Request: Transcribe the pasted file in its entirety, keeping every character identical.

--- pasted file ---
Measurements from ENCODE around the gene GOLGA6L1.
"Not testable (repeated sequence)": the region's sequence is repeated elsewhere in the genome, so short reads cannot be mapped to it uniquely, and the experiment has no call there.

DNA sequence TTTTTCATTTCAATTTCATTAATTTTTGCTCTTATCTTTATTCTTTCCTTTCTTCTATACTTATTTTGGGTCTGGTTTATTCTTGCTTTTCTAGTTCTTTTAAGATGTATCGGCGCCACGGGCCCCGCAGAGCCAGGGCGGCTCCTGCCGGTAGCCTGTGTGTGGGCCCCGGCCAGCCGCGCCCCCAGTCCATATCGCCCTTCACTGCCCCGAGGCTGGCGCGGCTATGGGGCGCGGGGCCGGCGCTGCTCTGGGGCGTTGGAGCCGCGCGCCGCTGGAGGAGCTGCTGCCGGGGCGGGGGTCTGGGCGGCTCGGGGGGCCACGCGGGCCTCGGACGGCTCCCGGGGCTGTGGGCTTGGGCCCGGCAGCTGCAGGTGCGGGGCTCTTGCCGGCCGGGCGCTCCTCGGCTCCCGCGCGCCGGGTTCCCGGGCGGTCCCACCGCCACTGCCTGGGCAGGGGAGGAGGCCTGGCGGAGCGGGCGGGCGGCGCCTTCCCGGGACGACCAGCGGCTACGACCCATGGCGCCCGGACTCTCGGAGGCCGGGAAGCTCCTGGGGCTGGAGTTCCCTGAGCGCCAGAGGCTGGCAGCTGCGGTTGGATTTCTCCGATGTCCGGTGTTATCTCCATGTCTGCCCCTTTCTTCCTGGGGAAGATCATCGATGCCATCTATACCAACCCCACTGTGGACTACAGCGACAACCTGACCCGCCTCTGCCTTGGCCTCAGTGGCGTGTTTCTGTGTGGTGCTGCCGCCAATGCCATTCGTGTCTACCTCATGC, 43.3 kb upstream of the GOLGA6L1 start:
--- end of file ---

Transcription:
Measurements from ENCODE around the gene GOLGA6L1.
"Not testable (repeated sequence)": the region's sequence is repeated elsewhere in the genome, so short reads cannot be mapped to it uniquely, and the experiment has no call there.

DNA sequence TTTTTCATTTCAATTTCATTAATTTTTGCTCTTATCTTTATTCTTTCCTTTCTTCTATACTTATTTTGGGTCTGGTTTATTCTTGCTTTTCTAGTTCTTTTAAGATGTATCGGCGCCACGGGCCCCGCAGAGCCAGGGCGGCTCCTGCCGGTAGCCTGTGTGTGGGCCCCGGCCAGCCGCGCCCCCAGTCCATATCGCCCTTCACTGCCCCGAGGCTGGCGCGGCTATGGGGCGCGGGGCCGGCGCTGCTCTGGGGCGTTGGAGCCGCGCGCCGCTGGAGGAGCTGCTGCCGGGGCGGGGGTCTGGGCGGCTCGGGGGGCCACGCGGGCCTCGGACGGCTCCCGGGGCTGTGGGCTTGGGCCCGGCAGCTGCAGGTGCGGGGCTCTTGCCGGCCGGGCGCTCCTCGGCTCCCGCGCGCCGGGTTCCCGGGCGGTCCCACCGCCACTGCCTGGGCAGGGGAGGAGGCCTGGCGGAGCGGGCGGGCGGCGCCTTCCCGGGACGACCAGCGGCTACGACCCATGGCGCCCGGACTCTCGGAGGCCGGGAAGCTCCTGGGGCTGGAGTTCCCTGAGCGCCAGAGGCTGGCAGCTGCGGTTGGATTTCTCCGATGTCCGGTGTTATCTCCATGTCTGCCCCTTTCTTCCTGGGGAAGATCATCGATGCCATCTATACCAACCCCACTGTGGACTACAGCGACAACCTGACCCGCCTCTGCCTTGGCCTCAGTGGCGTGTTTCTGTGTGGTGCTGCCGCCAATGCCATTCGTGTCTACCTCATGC, 43.3 kb upstream of the GOLGA6L1 start: